Retriever, Nova Scotia Duck Tolling
Curious, playful, and intelligent—the Nova Scotia Duck Tolling Retriever is an eager and affectionate gundog and companion animal. This hardworking, playful dog is the smallest of the retrievers. The high-energy sporting breed thrives in a home with an active lifestyle—hunting, hiking, or playing are favorite activities. They're rambunctious and lovable companions who do well in dog-experienced families who aren't averse to training a strong-willed dog. The Toller is a hard-to-find breed, so it is important to ensure the temperament and energy level are a fit for the household before getting your heart set on one.
The Nova Scotia Duck Tolling Retriever is often referred to simply as Duck Toller or Toller. Past names for this breed were Yarmouth Toller and Little River Duck Dog.
Physical Description/Breed Standard
Coat - The Duck Toller displays a rich red double coat. The water-repellent coat consists of a dense undercoat and medium-length overcoat. Moderate feathering is present at the legs and tail.
Male: 44–51 Pounds
Breed Standard and History
Athletic and muscular Nova Scotia Duck Tolling Retrievers are skilled gundogs developed to lure and retrieve waterfowl. They must possess the ability to toll. A compact, medium-boned body should be well-balanced. A Toller's wedge-shaped head should mimic the appearance of a fox. The eyes display a friendly, alert expression. The medium-length double coat may be a variety of shades of red, with or without white markings on the tip of the tail, feet, or chest, but white is not allowed elsewhere. – AKC Breed Standards
Duck Tolling Retrievers were developed in the 19th century. The dog is meant to resemble a fox so when it is splashing at the edge of the water, curious waterfowl come in for a closer look. Once the ducks had been lured in, the Toller would run back to the hunter, who would stand and startle the birds into flight. The hunter would shoot, and the Toller would splash back into the water to retrieve the harvest.
The Toller was based on the dogs kept by the Micmac Tribe for this hunting purpose, who were developed by the tribe to hunt like a fox. The mix—originally called the Little River Duck Dog for the area where it was developed—may include a combination of spaniels, setters, retrievers, and collies.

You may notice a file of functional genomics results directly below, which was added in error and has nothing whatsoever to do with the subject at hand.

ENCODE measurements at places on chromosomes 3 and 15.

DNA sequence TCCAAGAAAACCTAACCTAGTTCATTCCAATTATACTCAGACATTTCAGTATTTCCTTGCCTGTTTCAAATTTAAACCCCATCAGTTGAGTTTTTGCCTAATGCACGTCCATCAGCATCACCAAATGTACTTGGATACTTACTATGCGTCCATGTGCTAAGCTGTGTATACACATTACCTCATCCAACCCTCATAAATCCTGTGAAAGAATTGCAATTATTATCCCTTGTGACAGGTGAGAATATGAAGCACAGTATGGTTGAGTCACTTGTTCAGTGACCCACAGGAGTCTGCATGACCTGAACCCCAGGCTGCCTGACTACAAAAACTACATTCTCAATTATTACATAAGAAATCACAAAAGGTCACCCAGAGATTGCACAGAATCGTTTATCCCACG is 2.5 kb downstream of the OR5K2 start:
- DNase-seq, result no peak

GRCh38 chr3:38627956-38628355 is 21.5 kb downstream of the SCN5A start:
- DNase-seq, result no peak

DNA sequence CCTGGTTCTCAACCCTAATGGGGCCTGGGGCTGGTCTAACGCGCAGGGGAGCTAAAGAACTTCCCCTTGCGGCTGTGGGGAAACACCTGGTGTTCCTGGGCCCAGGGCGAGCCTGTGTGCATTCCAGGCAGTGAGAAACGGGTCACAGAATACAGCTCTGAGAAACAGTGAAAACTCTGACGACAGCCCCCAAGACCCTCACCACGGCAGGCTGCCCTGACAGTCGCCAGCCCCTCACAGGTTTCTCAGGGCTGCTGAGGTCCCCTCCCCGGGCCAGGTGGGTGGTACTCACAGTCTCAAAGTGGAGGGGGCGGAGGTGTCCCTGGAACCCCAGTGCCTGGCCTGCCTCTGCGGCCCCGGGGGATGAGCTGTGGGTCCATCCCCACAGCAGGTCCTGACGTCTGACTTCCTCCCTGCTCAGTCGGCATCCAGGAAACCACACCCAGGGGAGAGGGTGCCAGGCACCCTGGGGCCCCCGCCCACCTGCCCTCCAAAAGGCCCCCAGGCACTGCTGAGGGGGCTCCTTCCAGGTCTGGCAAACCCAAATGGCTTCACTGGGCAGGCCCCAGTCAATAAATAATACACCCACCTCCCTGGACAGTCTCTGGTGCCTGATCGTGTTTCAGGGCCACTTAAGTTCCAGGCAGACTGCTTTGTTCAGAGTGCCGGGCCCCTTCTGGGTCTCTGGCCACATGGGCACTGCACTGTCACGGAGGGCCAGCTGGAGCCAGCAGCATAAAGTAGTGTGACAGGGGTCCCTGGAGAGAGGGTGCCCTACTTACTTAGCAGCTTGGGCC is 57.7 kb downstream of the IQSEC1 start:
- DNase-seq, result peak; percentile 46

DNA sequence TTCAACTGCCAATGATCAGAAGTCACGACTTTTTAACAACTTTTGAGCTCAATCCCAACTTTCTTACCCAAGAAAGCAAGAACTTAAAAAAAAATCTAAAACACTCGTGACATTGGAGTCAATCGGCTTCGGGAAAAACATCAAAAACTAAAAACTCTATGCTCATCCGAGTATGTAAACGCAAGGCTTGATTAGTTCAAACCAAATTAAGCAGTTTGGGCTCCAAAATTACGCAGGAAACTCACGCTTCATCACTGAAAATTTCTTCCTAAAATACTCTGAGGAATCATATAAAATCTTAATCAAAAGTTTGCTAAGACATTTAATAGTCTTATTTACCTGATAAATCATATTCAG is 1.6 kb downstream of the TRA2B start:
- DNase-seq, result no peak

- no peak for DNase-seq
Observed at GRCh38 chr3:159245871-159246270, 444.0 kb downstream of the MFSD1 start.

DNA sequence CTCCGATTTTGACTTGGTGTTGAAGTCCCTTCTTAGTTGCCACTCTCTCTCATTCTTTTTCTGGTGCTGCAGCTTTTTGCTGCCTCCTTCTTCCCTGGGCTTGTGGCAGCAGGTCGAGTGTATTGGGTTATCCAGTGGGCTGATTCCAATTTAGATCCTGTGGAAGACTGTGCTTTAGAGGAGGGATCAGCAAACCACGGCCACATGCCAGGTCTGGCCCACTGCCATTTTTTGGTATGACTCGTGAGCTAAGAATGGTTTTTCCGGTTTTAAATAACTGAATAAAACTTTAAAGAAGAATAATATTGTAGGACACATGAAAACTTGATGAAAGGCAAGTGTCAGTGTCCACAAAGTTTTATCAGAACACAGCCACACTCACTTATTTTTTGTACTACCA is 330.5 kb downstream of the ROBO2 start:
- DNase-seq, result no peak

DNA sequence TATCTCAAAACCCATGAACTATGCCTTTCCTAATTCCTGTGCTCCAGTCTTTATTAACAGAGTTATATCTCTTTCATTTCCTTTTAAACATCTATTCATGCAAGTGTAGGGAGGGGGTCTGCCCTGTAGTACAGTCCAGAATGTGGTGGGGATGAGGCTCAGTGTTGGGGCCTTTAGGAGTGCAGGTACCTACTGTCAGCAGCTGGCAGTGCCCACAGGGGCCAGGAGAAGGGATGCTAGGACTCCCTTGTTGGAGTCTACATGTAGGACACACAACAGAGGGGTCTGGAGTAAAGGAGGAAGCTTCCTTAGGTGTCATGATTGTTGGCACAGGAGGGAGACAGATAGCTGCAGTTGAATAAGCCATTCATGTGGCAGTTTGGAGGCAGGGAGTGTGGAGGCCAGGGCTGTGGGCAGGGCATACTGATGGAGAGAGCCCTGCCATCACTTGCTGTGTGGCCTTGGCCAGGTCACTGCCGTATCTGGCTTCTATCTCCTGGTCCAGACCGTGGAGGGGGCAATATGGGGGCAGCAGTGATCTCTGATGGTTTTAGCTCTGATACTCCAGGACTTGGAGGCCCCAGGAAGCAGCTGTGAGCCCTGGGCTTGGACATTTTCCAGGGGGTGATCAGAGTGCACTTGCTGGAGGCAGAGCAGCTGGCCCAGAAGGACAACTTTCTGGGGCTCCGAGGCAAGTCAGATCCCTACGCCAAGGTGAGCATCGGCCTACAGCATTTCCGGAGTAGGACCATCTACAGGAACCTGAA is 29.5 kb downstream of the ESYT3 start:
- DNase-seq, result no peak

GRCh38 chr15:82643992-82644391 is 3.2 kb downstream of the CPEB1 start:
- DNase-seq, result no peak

Though the Canadian Kennel Club recognized the breed first in 1945, AKC didn't register the Nova Scotia Duck Tolling Retriever until 2001.
AKC Breed Category
Duck Tolling Retrievers are intelligent and eager to please, and they thrive with a job to do. With enough activity and mental stimulation, the busy Toller can be well-behaved indoors—but if they are bored or haven't had the opportunity to burn off enough energy, they may be destructive or disobedient. Without enough socialization, they may be wary of strangers and are often reserved when meeting new people, but are incredibly friendly and affectionate with family.
Are Duck Tollers Good with Kids? Though friendly and good with older children, they may be too rambunctious for toddlers and babies. They're boisterous and playful and while they likely mean no harm, injury is a possibility.
Are Duck Tollers Good with Other Pets? Their high prey drive makes them an unlikely match for small animals and cats, but Tollers usually get along well with other dogs, especially when raised with them. They may be able to be raised with dog-experienced cats, but the desire to chase may be strong.
Nova Scotia Duck Tolling Retrievers may be suspicious of strangers, but will not guard or protect your home or respond with aggression. They will likely alert you to someone approaching the home, so they may make suitable watchdogs.
Lots of exercise is necessary for the high-energy Duck Toller.